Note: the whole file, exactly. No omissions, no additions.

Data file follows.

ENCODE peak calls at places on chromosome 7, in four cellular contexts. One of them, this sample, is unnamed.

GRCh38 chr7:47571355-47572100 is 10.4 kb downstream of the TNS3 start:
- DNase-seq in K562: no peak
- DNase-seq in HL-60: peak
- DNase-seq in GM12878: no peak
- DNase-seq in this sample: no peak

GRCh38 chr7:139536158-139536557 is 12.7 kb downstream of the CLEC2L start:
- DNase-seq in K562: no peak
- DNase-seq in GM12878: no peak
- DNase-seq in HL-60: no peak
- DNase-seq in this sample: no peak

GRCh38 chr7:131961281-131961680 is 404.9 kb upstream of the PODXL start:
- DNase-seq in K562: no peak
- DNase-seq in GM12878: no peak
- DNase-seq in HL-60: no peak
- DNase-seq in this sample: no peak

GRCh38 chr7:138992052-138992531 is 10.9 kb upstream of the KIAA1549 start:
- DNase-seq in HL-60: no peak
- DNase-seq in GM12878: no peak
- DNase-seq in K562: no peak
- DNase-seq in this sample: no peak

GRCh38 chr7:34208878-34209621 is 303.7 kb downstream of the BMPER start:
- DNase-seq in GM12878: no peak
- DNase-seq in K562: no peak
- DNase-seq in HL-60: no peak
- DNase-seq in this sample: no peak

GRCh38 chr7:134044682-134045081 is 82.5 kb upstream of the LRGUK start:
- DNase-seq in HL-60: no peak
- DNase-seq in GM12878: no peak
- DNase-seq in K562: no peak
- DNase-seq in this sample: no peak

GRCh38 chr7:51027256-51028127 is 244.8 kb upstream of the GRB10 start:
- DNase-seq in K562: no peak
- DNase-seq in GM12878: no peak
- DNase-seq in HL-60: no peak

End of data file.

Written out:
ENCODE peak calls at places on chromosome 7, in four cellular contexts. One of them, this sample, is unnamed.

GRCh38 chr7:47571355-47572100 is 10.4 kb downstream of the TNS3 start:
- DNase-seq in K562: no peak
- DNase-seq in HL-60: peak
- DNase-seq in GM12878: no peak
- DNase-seq in this sample: no peak

GRCh38 chr7:139536158-139536557 is 12.7 kb downstream of the CLEC2L start:
- DNase-seq in K562: no peak
- DNase-seq in GM12878: no peak
- DNase-seq in HL-60: no peak
- DNase-seq in this sample: no peak

GRCh38 chr7:131961281-131961680 is 404.9 kb upstream of the PODXL start:
- DNase-seq in K562: no peak
- DNase-seq in GM12878: no peak
- DNase-seq in HL-60: no peak
- DNase-seq in this sample: no peak

GRCh38 chr7:138992052-138992531 is 10.9 kb upstream of the KIAA1549 start:
- DNase-seq in HL-60: no peak
- DNase-seq in GM12878: no peak
- DNase-seq in K562: no peak
- DNase-seq in this sample: no peak

GRCh38 chr7:34208878-34209621 is 303.7 kb downstream of the BMPER start:
- DNase-seq in GM12878: no peak
- DNase-seq in K562: no peak
- DNase-seq in HL-60: no peak
- DNase-seq in this sample: no peak

GRCh38 chr7:134044682-134045081 is 82.5 kb upstream of the LRGUK start:
- DNase-seq in HL-60: no peak
- DNase-seq in GM12878: no peak
- DNase-seq in K562: no peak
- DNase-seq in this sample: no peak

GRCh38 chr7:51027256-51028127 is 244.8 kb upstream of the GRB10 start:
- DNase-seq in K562: no peak
- DNase-seq in GM12878: no peak
- DNase-seq in HL-60: no peak